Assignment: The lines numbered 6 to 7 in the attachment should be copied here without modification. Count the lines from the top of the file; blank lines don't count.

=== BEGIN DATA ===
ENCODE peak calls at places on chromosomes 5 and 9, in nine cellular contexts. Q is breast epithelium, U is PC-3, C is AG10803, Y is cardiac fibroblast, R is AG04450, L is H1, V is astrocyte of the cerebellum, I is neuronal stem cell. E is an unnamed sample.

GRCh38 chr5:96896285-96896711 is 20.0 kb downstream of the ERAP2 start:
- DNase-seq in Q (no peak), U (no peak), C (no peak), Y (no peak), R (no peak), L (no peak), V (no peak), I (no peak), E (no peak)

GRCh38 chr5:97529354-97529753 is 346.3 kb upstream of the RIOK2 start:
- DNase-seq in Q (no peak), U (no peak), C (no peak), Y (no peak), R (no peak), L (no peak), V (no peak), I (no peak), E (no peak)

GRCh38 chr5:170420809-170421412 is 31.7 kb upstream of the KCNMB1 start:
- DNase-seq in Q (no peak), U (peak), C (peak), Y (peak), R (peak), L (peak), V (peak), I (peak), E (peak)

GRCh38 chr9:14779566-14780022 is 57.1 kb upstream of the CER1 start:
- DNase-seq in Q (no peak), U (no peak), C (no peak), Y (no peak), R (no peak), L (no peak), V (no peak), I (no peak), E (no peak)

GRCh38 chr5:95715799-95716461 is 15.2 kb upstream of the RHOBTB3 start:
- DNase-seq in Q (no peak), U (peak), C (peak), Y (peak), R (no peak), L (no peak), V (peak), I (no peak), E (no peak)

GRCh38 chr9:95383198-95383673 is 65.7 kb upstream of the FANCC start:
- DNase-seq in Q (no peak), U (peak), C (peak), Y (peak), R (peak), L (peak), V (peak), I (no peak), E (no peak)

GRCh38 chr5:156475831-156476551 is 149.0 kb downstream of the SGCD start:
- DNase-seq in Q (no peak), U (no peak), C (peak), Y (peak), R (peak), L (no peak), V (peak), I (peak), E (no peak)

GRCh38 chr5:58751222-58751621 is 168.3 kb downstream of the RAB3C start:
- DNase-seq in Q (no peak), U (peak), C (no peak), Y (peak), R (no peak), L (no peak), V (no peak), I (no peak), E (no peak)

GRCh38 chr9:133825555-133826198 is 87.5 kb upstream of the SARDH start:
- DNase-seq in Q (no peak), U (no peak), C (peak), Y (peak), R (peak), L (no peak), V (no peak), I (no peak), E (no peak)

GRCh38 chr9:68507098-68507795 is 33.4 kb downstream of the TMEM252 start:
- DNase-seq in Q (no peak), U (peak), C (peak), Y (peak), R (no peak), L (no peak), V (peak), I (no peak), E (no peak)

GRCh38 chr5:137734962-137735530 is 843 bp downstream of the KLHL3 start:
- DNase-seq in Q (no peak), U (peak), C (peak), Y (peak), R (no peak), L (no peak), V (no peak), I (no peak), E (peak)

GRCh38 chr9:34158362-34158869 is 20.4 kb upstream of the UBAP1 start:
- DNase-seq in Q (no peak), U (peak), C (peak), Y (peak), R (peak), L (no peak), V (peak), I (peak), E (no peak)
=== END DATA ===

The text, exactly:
GRCh38 chr5:170420809-170421412 is 31.7 kb upstream of the KCNMB1 start:
- DNase-seq in Q (no peak), U (peak), C (peak), Y (peak), R (peak), L (peak), V (peak), I (peak), E (peak)